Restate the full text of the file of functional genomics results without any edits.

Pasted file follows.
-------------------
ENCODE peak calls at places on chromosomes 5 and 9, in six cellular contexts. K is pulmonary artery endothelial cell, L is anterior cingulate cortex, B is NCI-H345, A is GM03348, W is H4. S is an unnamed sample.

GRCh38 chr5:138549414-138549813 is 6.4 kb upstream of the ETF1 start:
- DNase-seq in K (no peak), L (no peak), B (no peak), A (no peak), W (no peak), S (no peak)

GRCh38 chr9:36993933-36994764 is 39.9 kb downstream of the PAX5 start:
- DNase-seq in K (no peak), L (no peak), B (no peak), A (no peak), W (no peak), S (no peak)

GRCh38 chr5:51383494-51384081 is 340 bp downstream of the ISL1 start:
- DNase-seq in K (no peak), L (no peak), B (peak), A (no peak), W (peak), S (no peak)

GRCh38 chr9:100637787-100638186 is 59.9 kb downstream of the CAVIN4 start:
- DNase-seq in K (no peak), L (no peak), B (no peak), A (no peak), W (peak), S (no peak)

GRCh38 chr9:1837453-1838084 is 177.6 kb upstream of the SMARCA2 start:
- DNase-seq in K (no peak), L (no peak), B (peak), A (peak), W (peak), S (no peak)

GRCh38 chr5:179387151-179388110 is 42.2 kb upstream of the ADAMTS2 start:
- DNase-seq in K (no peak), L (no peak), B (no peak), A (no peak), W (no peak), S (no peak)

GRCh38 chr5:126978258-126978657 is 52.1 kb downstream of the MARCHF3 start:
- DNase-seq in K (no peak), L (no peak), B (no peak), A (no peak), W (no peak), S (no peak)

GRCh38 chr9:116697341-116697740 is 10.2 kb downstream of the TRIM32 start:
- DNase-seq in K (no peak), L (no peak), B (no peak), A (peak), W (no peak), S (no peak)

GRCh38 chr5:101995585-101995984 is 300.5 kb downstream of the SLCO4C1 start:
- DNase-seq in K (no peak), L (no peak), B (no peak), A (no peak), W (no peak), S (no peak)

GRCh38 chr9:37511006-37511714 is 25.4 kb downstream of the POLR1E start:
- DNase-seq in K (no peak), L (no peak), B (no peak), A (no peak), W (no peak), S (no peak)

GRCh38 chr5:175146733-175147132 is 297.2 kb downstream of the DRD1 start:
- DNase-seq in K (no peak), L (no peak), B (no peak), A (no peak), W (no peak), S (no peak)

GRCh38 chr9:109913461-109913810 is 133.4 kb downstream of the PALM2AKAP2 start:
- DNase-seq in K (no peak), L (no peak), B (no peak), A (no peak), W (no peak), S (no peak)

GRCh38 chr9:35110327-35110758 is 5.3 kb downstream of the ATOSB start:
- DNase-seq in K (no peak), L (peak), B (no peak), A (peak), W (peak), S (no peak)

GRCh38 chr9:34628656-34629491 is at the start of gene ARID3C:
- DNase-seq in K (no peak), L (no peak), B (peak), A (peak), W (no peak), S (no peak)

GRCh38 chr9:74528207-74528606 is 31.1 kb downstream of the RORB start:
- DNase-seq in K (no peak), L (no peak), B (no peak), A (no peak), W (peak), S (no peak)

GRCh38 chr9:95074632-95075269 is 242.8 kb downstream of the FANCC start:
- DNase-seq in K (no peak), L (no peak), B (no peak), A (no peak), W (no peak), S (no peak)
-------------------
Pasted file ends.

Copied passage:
ENCODE peak calls at places on chromosomes 5 and 9, in six cellular contexts. K is pulmonary artery endothelial cell, L is anterior cingulate cortex, B is NCI-H345, A is GM03348, W is H4. S is an unnamed sample.

GRCh38 chr5:138549414-138549813 is 6.4 kb upstream of the ETF1 start:
- DNase-seq in K (no peak), L (no peak), B (no peak), A (no peak), W (no peak), S (no peak)

GRCh38 chr9:36993933-36994764 is 39.9 kb downstream of the PAX5 start:
- DNase-seq in K (no peak), L (no peak), B (no peak), A (no peak), W (no peak), S (no peak)

GRCh38 chr5:51383494-51384081 is 340 bp downstream of the ISL1 start:
- DNase-seq in K (no peak), L (no peak), B (peak), A (no peak), W (peak), S (no peak)

GRCh38 chr9:100637787-100638186 is 59.9 kb downstream of the CAVIN4 start:
- DNase-seq in K (no peak), L (no peak), B (no peak), A (no peak), W (peak), S (no peak)

GRCh38 chr9:1837453-1838084 is 177.6 kb upstream of the SMARCA2 start:
- DNase-seq in K (no peak), L (no peak), B (peak), A (peak), W (peak), S (no peak)

GRCh38 chr5:179387151-179388110 is 42.2 kb upstream of the ADAMTS2 start:
- DNase-seq in K (no peak), L (no peak), B (no peak), A (no peak), W (no peak), S (no peak)

GRCh38 chr5:126978258-126978657 is 52.1 kb downstream of the MARCHF3 start:
- DNase-seq in K (no peak), L (no peak), B (no peak), A (no peak), W (no peak), S (no peak)

GRCh38 chr9:116697341-116697740 is 10.2 kb downstream of the TRIM32 start:
- DNase-seq in K (no peak), L (no peak), B (no peak), A (peak), W (no peak), S (no peak)

GRCh38 chr5:101995585-101995984 is 300.5 kb downstream of the SLCO4C1 start:
- DNase-seq in K (no peak), L (no peak), B (no peak), A (no peak), W (no peak), S (no peak)

GRCh38 chr9:37511006-37511714 is 25.4 kb downstream of the POLR1E start:
- DNase-seq in K (no peak), L (no peak), B (no peak), A (no peak), W (no peak), S (no peak)

GRCh38 chr5:175146733-175147132 is 297.2 kb downstream of the DRD1 start:
- DNase-seq in K (no peak), L (no peak), B (no peak), A (no peak), W (no peak), S (no peak)

GRCh38 chr9:109913461-109913810 is 133.4 kb downstream of the PALM2AKAP2 start:
- DNase-seq in K (no peak), L (no peak), B (no peak), A (no peak), W (no peak), S (no peak)

GRCh38 chr9:35110327-35110758 is 5.3 kb downstream of the ATOSB start:
- DNase-seq in K (no peak), L (peak), B (no peak), A (peak), W (peak), S (no peak)

GRCh38 chr9:34628656-34629491 is at the start of gene ARID3C:
- DNase-seq in K (no peak), L (no peak), B (peak), A (peak), W (no peak), S (no peak)

GRCh38 chr9:74528207-74528606 is 31.1 kb downstream of the RORB start:
- DNase-seq in K (no peak), L (no peak), B (no peak), A (no peak), W (peak), S (no peak)

GRCh38 chr9:95074632-95075269 is 242.8 kb downstream of the FANCC start:
- DNase-seq in K (no peak), L (no peak), B (no peak), A (no peak), W (no peak), S (no peak)